A recap of the action during a weekend when Chelsea, Brentford and Fulham all recorded wins. QPR, meanwhile, were beaten by Middlesbrough…Grant Hall, below par against Middlesbrough, was backed by his bossQPR 2 Middlesbrough 3Match report Hasselbaink reaction Player ratings Action: In Friday’s game, Jamie Mackie and Tjaronn Chery scored fine goals but QPR’s defensive lapses were punished by Middlesbrough at Loftus Road.Reaction: Rangers manager Jimmy Floyd Hasselbaink bemoaned his team’s poor defending from set-pieces, but insisted the spirit in the camp remained good.He also backed Grant Hall after the defender’s below-par performance, calling him “the future at QPR”.R’s man of the match: Jamie Mackie, scorer of a stunning goal, was back to his battling, hassling best. Click here to see how we think the QPR players fared.Alexandre Pato scored one of Chelsea’s goals at Villa ParkAston Villa 0 Chelsea 4 Match report Hiddink reaction Player ratings Action: Pedro scored twice and Alexandre Pato was also on target on his long-awaited Chelsea debut in a convincing win at Villa Park.Reaction: Afterwards, Blues boss Guus Hiddink said Pato had been “suffering” in the weeks leading up to his debut, and was pleased the Brazilian’s hard work had paid off.He also expressed concerns about an injury to Loic Remy, who may miss the rest of the season, and explained why John Terry and Gary Cahill were absent against Villa.Meanwhile, Aston Villa caretaker boss Eric Black said he wouldn’t protect under-performing players and insisted the fans were owed a performance.Blues man of the match: Pedro scored twice in the second half after being Chelsea’s primary threat – click here to see how we rated the players.Moussa Dembele was on target once again for FulhamFulham 2 MK Dons 1Match report Jokanovic reaction Action: Moussa Dembele’s goal gave Fulham a crucial victory against the team immediately below them in the Championship relegation battle.Reaction: Head coach Slavisa Jokanovic said Fulham were still far from safe despite the crucial win that gave them a four-point cushion above the drop zone.Dean Smith was all smiles as Brentford won at ForestNottingham Forest 0 Brentford 3 Match report Action: Brentford ended their miserable run – and virtually ended their relegation fears – with a fabulous victory at the City Ground.Follow West London Sport on TwitterFind us on Facebook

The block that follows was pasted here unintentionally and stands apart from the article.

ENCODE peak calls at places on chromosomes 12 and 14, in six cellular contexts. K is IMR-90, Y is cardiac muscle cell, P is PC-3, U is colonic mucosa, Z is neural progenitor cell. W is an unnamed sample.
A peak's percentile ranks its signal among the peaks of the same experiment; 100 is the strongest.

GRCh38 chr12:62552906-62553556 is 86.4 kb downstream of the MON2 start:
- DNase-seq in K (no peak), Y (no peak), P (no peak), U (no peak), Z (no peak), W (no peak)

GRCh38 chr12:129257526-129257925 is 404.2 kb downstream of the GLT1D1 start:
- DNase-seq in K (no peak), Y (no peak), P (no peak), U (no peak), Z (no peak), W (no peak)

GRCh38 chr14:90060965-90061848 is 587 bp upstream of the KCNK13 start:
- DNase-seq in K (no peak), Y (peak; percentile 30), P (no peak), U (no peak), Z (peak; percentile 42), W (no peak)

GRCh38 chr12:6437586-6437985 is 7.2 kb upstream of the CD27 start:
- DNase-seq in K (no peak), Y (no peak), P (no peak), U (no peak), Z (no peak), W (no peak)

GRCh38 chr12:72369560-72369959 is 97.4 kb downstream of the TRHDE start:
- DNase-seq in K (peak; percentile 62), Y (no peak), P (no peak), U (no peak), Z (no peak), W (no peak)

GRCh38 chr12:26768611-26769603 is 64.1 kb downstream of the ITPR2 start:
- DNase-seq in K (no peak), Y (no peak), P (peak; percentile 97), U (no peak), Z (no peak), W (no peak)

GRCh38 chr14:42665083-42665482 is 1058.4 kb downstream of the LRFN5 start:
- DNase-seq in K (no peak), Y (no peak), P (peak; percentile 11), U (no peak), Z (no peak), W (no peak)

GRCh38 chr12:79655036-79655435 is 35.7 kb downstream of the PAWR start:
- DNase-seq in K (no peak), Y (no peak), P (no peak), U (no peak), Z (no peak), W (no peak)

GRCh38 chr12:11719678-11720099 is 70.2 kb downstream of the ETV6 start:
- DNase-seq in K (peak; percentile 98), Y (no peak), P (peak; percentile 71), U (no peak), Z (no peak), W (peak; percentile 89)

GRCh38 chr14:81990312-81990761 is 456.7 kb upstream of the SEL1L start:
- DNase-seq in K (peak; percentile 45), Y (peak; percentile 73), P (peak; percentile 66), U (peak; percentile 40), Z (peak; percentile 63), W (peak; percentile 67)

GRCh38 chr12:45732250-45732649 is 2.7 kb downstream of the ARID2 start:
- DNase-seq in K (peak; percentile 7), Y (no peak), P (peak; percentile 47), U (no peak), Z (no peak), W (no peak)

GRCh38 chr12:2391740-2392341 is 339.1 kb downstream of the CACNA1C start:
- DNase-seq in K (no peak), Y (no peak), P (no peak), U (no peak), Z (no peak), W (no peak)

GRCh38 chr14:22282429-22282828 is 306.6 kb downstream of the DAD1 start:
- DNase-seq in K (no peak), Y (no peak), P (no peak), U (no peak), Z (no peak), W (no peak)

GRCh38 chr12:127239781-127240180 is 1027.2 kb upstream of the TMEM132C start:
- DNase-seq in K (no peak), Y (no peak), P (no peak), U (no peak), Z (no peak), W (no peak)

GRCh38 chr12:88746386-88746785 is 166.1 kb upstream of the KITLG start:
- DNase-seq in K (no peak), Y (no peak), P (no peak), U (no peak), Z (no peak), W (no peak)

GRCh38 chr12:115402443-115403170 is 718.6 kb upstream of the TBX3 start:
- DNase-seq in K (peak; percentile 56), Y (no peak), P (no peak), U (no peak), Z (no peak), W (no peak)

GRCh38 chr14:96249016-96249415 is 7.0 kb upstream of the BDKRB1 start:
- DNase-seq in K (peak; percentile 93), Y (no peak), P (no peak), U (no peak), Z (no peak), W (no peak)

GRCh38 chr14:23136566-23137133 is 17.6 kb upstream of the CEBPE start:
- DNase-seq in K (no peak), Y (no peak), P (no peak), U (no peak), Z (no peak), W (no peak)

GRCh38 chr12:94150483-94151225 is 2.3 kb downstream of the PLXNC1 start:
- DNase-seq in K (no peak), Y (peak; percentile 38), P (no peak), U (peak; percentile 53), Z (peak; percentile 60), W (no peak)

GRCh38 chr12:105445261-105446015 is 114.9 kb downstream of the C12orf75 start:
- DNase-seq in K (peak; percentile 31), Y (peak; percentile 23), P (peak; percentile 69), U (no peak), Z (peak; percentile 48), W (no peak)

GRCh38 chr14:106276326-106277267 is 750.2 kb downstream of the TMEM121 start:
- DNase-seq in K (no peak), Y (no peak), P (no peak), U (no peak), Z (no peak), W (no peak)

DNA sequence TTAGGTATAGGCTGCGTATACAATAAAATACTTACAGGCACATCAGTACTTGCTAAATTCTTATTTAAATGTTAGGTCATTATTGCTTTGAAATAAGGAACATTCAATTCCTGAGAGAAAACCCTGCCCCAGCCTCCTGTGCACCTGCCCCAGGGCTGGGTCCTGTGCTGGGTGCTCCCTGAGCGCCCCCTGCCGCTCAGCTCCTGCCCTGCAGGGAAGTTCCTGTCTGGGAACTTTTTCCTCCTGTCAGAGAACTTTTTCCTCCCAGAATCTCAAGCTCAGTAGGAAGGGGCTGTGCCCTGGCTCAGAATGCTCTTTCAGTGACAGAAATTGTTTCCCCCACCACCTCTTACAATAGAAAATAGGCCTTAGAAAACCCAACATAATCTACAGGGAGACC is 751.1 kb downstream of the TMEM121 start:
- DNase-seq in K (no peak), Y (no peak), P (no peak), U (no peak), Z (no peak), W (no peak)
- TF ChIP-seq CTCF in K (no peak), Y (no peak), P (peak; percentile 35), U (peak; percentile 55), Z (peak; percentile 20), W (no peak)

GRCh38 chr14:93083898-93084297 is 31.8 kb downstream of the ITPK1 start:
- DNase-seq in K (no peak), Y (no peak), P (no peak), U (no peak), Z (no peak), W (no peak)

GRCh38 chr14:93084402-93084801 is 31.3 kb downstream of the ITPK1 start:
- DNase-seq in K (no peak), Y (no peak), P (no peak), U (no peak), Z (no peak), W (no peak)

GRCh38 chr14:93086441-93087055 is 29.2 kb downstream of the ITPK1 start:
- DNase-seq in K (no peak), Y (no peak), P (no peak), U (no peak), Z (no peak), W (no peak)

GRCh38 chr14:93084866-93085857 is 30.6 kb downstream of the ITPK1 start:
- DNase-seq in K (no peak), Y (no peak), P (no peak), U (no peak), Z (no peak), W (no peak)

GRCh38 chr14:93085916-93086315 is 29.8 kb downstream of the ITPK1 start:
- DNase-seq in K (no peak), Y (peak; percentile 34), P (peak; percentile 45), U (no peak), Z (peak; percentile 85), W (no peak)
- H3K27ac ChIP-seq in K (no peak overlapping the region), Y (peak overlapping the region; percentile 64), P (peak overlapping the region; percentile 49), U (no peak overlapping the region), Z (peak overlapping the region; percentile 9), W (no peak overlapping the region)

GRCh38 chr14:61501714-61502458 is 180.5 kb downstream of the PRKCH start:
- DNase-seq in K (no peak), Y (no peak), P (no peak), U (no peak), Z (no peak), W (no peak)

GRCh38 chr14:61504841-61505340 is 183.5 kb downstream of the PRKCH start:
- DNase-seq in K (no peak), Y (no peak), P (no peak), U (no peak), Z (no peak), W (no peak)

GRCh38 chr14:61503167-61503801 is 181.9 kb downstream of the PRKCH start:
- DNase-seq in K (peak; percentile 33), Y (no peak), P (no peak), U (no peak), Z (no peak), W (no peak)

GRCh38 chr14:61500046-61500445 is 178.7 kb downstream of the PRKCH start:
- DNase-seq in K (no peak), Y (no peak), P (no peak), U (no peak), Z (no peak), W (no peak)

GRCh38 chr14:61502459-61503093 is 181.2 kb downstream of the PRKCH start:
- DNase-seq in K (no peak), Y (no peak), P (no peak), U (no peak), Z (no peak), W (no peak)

The Green Cab is South Africa’s first carbon-neutral transport service.(Image: The Green Cab) MEDIA CONTACTS • Lynn Maggott Green Cab MD +27 84 596 9856 RELATED ARTICLES • Top green rating for SA building • SA’s auto industry to turn green • Rural community goes ‘green’ • IDC fund helps companies go green Wilma den HartighA group of forward-thinking entrepreneurs have established South Africa’s first carbon-neutral transport service.The Green Cab is the idea of a group of women who decided to pool their expertise to help lower vehicle emissions and make transport services more sustainable.The Cape Town-based initiative has attracted much attention from businesses looking to green their operations, eco-conscious individuals and the local tourism sector.“Looking after the environment is something everyone needs to do. We are destroying our planet and we all have a responsibility to do something. We owe it to future generations,” says Lynn Maggott, Green Cab MD.Environment-friendly fuelThe company’s fleet has been modified to run on liquefied petroleum gas (LPG) and a biodiesel blend of diesel used cooking oil. A 20/80 ratio of biodiesel to diesel is used.LPG is a flammable mixture of hydrocarbon gases used as fuel in vehicles. It burns more cleanly than petrol.According to the UK Department for Environment, Food and Rural Affairs, LPG used in taxi, limousine or shuttle services can achieve carbon dioxide savings of up to 12%, compared to normal petrol-driven vehicles.Biodiesel is a vegetable oil or animal fat-based diesel fuel. Vehicles running on biodiesel can achieve carbon dioxide savings of between 15% and 90%, compared to standard diesel vehicles.Maggott explains that LPG’s percentage reduction in harmful emissions, as compared to petrol, is 75% less for carbon monoxide; 85% less for hydrocarbon; 40% less for oxide and nitrogen and about 10% less for carbon dioxide.Biodiesel reduces carbon dioxide emissions between 30% and 50%, depending on the percentage of used cooking oil in the blend.Most of The Green Cab’s vehicles are supplied by Hyundai South Africa. This is the only vehicle manufacturer in South Africa that will extend warranties on new vehicles once they have been converted to run on a dual fuel system.The Green Cab petrol vehicles are fitted with a gas tank to store LPG that connects to the fuel system. Diesel vehicles are fitted with diesel particulate filters.An accredited South African Bureau of Standards technician installed the LPG tanks. All Hyundai converted vehicles are signed off by the manufacturer’s technical director to ensure compliance with international standards.Verifying their claimsMaggot says that The Green Cab has signed a memorandum of understanding with the Chemical Engineering Department at the University of Johannesburg (UJ), its new technology partner.“Through the alliance our claims can be assessed, we can verify what we offer to corporate, and we ensure that the manufacturer’s claims are valid,” she says.The Green Cab’s collaboration with UJ will also make it possible to research new products.The company is also working with South African tour operator Springbok Atlas to convert their vehicles by fitting whale filters. These are secondary diesel particulate filters that remove particles larger than one micron. This limits harmful emissions and enhances fuel efficiency.The Green Cab’s partnership with Springbok Atlas means that they can expand their operations nationally by April next year.Guilt free travelling servicesThe transport company offers a variety of services under The Green Cab banner. “Our services are supplied to many corporates for their events as a way to reduce their carbon footprint,” says Maggott.This year, The Green Cab has a presence at the COP17 climate change conference in Durban.At a daily rate it provides delegates with a dedicated 12-hour chauffeur service in a Green Cab-branded climate change cab.Corporates can also arrange transfers in a customised company-branded cab.A green transport certificate is issued to clients to show that the transport of their company is carbon neutral. The certificate also quantifies the distance travelled and resultant emissions.The certificate is issued in partnership with the South African Carbon Protocol, which certifies that the emissions were sequestrated.As part of their regular services, companies can form an association with the low carbon shuttle service through the branding of vehicles at large events.“This allows companies or government departments to communicate their environmental messages to a large national and international audience,” Maggott says.Companies can also enroll their drivers in sustainable mobility driver training courses. The two-day course includes both a theoretical and practical component.“This course creates awareness among drivers about how their driving influences the volume of carbon emissions and teaches them how to drive to reduce emissions,” she explains.Recently, The Green Cab introduced a shuttle service for patrons attending the Old Mutual Summer Sunset Concerts at the Kirstenbosch Botanical Gardens.“In doing this we hope to reduce congestion with parking, reduce the footprint of the event and encourage people to drive less,” Maggott says.Entrepreneurial awardsThe Green Cab sustainable transport movement is gaining momentum and the company is winning awards for its efforts.Green Cab claimed top honours in the 2010/2011 in the Emerging Tourism Entrepreneur Award competition by being named the provincial winners for the Western Cape.Western Cape MEC for Finance, Economic Development and Tourism, Alan Winde, congratulated the innovative “green ladies” for their novel business idea.“The Green Cab initiative speaks to growing tourism responsibly and on behalf of the Western Cape tourism industry, I would like to commend their efforts,” he said.